Millennium Fellowship chapter opens at UTD

With nine fellows accepted this year, the Millenium Fellowship chapter at UTD includes students from many different majors. However, they all work together on the same project that aims to fulfill the UN's Sustainable Development goals. Photo By Jason Sadhanandh | Photo Editor

The Millennium Fellowship, a four-month leadership development program sponsored by The United Nations Academic Impact, accepted nine fellows from UTD, including two campus directors, electrical engineering junior Sahi Chundu and international political economy senior Margaret Belford.

The Millennium Fellowship runs from August to November and is open to undergraduates worldwide. The program aims to help fellows pursue a project related to the UN’s Sustainable Development Goals, or SDGs. UTD founded the state of Texas’s third branch, others being at Baylor and UT San Antonio—however, UTD is the only active branch this year.

UTD’s Millennium Fellows are currently working on a data science-based carbon accounting project related to SDG Goal 12, which aims to “ensure sustainable consumption and protection patterns” in ways that are both environmentally friendly and economically feasible in the long run. According to Chundu, the process for starting a branch at UTD started in late February.

“To become a Millennium Fellow, you have to apply two times, so you have a first round and then you have a second round,” Chundu said. “The first round includes a Google form … about your academic interests, and it’s a very loose idea of the project. [In] the second round, you have to answer essay questions regarding your project. There is a rule that you have to have a minimum of eight people apply from your school in order to be considered, so we got that minimum and got back nine successful fellows.”

According to Belford, the fellowship project at UTD is open to students from all majors and uses data analytics to leverage emerging technologies to track emissions in North Texas. While the program is student-led, it works closely with the Office of Sustainability to contact potential clients and businesses.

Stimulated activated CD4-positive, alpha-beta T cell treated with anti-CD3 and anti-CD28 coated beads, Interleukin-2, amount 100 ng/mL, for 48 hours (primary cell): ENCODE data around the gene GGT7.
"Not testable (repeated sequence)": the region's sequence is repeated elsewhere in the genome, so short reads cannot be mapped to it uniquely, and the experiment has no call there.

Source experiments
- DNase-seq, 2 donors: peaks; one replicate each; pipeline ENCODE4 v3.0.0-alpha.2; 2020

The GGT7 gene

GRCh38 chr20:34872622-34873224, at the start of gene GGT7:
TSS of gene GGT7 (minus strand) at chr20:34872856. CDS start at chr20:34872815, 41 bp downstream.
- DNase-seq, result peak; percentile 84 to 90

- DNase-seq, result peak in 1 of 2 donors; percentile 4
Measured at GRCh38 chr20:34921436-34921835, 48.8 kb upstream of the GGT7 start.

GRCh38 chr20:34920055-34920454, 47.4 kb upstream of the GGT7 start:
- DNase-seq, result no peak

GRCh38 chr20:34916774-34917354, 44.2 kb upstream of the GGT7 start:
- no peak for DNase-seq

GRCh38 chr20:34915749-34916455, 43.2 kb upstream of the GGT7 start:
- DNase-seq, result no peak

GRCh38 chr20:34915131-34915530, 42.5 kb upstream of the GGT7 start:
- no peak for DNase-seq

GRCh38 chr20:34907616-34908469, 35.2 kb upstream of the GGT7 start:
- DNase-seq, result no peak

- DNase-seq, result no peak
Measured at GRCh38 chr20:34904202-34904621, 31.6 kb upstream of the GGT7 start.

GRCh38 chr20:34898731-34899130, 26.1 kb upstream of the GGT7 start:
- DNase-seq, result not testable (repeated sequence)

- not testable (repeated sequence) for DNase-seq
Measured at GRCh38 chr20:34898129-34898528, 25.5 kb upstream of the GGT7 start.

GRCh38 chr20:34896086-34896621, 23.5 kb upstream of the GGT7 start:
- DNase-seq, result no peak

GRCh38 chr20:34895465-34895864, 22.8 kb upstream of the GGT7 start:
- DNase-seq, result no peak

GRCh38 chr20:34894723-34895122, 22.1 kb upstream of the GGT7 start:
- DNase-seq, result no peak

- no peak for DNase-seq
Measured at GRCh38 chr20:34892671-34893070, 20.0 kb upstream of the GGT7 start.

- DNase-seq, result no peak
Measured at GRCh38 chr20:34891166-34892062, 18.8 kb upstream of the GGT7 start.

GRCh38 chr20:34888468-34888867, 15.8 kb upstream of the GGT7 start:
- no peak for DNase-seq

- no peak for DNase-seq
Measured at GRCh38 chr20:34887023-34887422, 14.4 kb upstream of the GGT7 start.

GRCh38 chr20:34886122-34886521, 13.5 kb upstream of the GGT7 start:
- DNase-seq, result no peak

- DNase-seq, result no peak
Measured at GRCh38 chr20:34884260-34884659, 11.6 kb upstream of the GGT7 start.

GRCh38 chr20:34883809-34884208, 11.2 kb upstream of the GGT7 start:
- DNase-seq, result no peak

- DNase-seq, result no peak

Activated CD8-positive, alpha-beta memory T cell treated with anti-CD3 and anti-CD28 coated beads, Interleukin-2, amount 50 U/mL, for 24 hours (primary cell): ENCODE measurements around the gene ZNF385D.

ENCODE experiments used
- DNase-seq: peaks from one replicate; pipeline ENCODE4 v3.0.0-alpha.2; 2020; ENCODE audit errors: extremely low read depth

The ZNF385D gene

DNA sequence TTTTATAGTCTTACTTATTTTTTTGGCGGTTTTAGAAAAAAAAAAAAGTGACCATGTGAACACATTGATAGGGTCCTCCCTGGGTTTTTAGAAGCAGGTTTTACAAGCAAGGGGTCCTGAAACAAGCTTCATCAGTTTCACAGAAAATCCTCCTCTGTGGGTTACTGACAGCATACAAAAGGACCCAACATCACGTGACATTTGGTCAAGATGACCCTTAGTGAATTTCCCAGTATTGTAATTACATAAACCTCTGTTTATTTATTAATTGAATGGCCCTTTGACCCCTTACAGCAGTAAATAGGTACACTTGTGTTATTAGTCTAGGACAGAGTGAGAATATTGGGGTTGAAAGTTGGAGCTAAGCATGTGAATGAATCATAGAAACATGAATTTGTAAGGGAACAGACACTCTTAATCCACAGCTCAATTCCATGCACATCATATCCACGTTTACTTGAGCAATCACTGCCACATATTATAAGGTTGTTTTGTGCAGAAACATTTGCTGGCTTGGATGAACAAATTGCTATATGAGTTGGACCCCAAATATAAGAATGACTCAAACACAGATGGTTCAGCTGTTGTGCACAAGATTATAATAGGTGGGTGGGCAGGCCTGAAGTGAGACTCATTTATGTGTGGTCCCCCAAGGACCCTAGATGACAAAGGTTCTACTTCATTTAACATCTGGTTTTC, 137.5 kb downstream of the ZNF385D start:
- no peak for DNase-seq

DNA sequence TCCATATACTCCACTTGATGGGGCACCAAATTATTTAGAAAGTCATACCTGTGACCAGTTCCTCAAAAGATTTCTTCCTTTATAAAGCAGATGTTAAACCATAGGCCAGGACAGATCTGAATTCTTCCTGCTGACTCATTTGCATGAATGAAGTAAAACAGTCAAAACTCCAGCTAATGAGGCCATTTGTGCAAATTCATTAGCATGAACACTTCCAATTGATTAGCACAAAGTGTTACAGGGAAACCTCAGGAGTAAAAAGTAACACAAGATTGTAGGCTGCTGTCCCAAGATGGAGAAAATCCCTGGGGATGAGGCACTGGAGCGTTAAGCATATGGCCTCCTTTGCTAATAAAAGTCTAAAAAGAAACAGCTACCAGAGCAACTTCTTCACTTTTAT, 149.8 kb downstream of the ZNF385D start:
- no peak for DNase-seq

“They’re always very available to students … and they’re helping us out in terms of contacts and networking because they know the region, they know who’s working on what,” Belford said. “They have given us several businesses to reach out to in the region if we wanted to go the private sector route and also some intergovernmental bodies. They’re providing invaluable perspective on projects like this and they’re just a great resource to go to.”

Belford added that the project is open to students who are not Millennium Fellows as well. Interested students can contribute to the project and gain work experience by joining their Discord server or contacting the campus directors via Teams.

“As for joining our project this year, it’s not an application,” Belford said. “We’re not asking you to fill anything out [or] to sit before a panel of judges. In terms of specific skill sets, I know we are looking in particular for people with data analytics experience or people interested in leveraging technology for emissions research. We’ve already gotten the fellowship. That is determined, and now it’s just a matter of implementing the project.”

Even though the fellowship will conclude in November, the Millennium Fellows are planning to recruit more underclassmen and continue the project after the fellowship ends. They also aim to give UTD students the opportunity to participate in the local community and contribute to environmental sustainability at the regional level.

“We are the first UT Dallas cohort, and that is important in terms of [the] legacy and responsibility that we want to have for future years,” Chundu said. “I do think we’ve assembled a really great group of people and resources that have enough experience in separate things so that we can mentor new people effectively. I think that we’re going to be collaborating on a really special project and I can’t wait to see who comes along.”

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